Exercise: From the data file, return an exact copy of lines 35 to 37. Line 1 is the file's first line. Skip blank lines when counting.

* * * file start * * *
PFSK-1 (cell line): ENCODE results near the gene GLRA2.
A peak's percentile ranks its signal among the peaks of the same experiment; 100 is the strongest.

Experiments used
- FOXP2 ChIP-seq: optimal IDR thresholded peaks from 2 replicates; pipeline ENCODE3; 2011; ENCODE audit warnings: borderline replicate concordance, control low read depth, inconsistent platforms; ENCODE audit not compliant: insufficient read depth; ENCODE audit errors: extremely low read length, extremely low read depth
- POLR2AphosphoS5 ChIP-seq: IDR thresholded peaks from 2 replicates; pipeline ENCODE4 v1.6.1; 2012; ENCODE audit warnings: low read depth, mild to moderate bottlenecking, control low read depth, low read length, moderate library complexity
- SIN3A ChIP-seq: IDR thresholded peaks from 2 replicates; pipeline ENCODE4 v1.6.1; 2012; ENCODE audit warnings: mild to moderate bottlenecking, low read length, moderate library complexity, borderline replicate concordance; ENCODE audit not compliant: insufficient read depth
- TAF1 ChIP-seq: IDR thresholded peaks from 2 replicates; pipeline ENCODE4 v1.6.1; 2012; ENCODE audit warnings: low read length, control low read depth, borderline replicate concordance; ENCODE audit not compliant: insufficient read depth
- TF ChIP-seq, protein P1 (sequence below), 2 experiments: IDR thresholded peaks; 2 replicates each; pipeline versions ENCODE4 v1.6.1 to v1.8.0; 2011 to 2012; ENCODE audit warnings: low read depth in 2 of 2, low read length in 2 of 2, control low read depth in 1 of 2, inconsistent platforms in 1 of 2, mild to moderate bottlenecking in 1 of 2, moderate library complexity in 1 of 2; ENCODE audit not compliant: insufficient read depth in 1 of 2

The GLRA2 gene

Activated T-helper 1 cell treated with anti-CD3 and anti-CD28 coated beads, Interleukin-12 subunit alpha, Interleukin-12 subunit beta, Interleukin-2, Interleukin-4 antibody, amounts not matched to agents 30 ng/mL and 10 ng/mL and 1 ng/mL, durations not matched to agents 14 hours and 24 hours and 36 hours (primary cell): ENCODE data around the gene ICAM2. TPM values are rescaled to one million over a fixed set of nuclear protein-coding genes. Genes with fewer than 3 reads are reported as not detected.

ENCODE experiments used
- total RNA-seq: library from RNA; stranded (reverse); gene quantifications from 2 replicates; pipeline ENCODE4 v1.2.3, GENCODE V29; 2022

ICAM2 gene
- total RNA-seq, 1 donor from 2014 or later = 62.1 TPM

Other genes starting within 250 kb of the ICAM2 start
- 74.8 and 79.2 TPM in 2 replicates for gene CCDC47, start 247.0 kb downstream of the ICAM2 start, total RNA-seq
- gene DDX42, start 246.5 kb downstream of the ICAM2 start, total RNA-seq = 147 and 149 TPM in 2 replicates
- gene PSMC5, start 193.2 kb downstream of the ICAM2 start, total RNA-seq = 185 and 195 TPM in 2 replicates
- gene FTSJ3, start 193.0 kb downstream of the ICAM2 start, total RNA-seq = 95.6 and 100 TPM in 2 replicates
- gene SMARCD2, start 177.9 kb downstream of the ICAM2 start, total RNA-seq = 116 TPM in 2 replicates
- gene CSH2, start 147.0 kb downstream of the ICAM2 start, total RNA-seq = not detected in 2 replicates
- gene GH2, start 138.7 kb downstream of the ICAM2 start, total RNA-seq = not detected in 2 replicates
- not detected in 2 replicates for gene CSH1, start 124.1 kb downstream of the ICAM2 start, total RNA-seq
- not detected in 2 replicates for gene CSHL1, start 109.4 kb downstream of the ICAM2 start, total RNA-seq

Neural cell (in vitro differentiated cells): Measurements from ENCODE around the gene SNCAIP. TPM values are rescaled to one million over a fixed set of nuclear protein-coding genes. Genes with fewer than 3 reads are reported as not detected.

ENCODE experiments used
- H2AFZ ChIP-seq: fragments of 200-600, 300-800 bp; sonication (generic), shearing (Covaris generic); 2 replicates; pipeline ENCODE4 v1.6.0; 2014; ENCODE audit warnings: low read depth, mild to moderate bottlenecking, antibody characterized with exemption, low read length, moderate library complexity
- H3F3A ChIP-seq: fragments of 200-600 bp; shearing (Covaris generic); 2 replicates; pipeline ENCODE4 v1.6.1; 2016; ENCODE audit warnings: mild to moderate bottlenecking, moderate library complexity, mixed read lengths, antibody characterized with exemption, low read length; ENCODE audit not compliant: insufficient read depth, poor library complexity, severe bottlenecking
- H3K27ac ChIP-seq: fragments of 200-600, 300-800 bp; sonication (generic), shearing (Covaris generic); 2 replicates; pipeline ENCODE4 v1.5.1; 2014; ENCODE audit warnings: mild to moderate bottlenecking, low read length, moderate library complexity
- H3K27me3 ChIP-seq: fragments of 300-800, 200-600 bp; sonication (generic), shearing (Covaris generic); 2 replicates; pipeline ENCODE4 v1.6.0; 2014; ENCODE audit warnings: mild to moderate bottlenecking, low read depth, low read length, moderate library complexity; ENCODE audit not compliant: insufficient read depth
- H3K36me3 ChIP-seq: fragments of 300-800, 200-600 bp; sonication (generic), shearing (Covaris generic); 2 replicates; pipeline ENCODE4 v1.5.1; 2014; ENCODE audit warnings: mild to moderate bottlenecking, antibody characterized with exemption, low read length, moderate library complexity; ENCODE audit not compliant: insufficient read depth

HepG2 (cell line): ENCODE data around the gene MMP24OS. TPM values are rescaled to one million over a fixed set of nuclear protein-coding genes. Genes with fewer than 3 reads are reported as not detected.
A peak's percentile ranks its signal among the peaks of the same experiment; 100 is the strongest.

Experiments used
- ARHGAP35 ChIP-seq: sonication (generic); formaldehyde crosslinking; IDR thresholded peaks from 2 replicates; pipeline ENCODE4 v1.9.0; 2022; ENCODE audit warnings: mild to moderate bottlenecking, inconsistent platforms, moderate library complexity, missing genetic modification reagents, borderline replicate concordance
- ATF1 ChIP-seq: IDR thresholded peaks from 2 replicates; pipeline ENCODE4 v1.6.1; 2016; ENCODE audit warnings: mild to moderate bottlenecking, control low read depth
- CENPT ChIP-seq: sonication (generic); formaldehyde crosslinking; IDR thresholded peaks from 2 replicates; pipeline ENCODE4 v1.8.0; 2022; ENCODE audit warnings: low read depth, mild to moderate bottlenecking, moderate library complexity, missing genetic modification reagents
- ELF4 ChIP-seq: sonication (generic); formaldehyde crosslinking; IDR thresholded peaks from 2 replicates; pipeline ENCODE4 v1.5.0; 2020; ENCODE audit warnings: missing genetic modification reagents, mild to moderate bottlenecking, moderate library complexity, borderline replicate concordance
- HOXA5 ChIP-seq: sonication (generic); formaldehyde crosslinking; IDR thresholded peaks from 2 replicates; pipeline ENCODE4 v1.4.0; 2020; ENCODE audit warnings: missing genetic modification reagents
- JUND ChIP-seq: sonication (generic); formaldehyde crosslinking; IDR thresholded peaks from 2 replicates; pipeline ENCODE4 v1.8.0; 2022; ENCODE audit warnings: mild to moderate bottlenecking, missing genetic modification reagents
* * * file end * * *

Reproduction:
- ARHGAP35 ChIP-seq: sonication (generic); formaldehyde crosslinking; IDR thresholded peaks from 2 replicates; pipeline ENCODE4 v1.9.0; 2022; ENCODE audit warnings: mild to moderate bottlenecking, inconsistent platforms, moderate library complexity, missing genetic modification reagents, borderline replicate concordance
- ATF1 ChIP-seq: IDR thresholded peaks from 2 replicates; pipeline ENCODE4 v1.6.1; 2016; ENCODE audit warnings: mild to moderate bottlenecking, control low read depth
- CENPT ChIP-seq: sonication (generic); formaldehyde crosslinking; IDR thresholded peaks from 2 replicates; pipeline ENCODE4 v1.8.0; 2022; ENCODE audit warnings: low read depth, mild to moderate bottlenecking, moderate library complexity, missing genetic modification reagents